Today's post marks the 100th edition of Women We Love, so in honor of the occasion, we are shining the spotlight on our Movie Dearest namesake, Miss Joan Crawford.
- Born Lucille Fay LeSueur, she made her way to Hollywood (after dancing with touring companies and on Broadway) and was signed to Metro-Goldwyn-Mayer in 1925, where she was re-christened "Joan Crawford" by way of a contest dreamt up by the publicity department. Initial roles were small and undemanding, so she gained national notoriety as a flapper, and her star rose at MGM in such popular films as Our Dancing Daughters, Untamed, Grand Hotel, Rain, Dancing Lady, Sadie McKee, Chained and Forsaking All Others. One of the highest paid women in America at the time, Life magazine named her the "First Queen of the Movies" in 1937; however, by the end of the decade, she was branded "box office poison". Despite memorable performances in The Women, Strange Cargo and A Woman's Face, her contract with MGM was terminated in 1943.
- Signing up with Warners, she actively campaigned to be cast in the title role in the film adaptation of the bestseller Mildred Pierce, even consenting to a screen test. The movie was a huge success, and her performance a triumph, earning her an Academy Award for Best Actress. Her comeback was cemented with two more Oscar nominations, for Possessed and Sudden Fear, as well as such hits as Humoresque, Daisy Kenyon, Flamingo Road, The Damned Don't Cry, Harriet Craig, Torch Song, Johnny Guitar, Queen Bee, Autumn Leaves and The Best of Everything.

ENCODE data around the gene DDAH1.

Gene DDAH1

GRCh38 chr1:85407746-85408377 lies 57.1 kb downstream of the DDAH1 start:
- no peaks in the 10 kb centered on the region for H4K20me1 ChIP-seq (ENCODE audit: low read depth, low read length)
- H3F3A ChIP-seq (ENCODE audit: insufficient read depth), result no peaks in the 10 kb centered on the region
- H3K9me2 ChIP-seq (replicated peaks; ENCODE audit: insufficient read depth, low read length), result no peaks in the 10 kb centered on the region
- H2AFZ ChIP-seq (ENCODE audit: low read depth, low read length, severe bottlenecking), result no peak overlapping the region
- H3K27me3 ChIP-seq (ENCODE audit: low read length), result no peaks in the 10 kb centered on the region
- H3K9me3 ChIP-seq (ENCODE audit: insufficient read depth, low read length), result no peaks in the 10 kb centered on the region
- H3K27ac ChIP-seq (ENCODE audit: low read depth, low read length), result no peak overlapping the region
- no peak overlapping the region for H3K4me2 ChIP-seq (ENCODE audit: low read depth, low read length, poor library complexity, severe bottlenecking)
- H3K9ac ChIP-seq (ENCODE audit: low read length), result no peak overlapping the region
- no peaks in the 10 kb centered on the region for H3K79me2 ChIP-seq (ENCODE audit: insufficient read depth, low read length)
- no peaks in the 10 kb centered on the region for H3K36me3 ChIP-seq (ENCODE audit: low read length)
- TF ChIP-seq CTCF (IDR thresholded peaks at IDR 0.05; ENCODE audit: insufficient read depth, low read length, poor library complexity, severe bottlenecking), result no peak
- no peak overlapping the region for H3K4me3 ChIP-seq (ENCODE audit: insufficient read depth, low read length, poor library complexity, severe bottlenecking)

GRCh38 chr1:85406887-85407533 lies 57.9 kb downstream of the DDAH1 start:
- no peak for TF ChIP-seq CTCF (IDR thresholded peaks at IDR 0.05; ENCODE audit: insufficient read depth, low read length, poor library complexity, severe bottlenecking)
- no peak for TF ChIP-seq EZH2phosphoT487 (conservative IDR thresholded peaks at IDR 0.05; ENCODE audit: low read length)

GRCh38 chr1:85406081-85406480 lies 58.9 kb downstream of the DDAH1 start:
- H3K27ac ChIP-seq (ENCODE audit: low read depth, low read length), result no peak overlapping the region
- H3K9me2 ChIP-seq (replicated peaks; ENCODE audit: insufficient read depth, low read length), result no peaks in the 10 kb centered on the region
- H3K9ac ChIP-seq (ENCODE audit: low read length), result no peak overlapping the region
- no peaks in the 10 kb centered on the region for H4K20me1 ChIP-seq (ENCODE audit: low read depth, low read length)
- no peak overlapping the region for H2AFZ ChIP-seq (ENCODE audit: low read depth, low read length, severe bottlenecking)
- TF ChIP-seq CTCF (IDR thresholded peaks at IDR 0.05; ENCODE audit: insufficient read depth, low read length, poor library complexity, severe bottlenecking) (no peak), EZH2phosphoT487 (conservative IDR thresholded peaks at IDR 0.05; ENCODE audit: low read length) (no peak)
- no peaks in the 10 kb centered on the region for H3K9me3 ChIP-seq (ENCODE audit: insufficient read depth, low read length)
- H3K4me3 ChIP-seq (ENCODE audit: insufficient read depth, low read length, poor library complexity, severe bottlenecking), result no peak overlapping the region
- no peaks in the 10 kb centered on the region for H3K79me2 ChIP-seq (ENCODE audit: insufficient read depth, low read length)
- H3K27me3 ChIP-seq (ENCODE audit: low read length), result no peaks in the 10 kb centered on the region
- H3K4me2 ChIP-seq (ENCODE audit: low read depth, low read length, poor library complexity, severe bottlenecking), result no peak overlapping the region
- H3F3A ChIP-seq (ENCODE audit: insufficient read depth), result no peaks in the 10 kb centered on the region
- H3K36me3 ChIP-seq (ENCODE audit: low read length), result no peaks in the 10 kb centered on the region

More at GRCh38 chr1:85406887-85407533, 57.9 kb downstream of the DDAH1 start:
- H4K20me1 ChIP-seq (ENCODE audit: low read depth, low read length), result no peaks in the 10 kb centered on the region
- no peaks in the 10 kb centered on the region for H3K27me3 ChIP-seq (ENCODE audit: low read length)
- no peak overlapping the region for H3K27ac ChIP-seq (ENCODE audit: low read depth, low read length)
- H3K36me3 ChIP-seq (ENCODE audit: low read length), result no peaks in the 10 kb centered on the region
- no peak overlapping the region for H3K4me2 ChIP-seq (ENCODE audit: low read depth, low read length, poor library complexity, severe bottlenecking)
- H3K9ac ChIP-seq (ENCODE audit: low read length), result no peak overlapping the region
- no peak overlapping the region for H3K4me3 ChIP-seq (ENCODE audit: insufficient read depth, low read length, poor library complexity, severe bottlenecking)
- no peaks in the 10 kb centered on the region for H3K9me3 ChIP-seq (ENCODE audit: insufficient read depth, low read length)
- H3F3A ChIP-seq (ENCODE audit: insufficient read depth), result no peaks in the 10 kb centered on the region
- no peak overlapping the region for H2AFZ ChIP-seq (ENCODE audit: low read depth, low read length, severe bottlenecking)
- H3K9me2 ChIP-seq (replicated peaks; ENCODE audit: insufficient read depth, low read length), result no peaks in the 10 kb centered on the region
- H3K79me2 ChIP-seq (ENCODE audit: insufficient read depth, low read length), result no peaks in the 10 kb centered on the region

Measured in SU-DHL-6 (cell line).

- What Ever Happened to Baby Jane? (in which she played the wheelchair-bound Blanche Hudson opposite her longtime rival Bette Davis in the title role) led to a string of bizarre thrillers in her later years, including Strait-Jacket, I Saw What You Did, Berserk! and her notoriously awful final film, Trog. Also during this time, she made several television appearances, including the pilot episode of Night Gallery in a segment directed by a then-newcomer named Steven Spielberg.
- Following her death in 1977, she was the subject of a "tell-all" book by her disinherited adopted daughter Christina, in which allegations were made that Crawford was emotionally and physically abusive to her and her brother Christopher. In 1980, the infamous Mommie Dearest was adapted into the camp classic film of the same name, starring Faye Dunaway in a performance that earned her a place as one of the top 50 cinematic villains of all time by the American Film Institute in 2003.
- The real Joan Crawford was ranked number ten on AFI's list of the top female screen legends in 1999. And, despite Mommie Dearest (or maybe because of it), her legacy as one of the greatest stars of the silver screen lives on, as both actress and icon (as seen here in this special video tribute).
With this 100th post, Women We Love will be going on hiatus for the immediate future.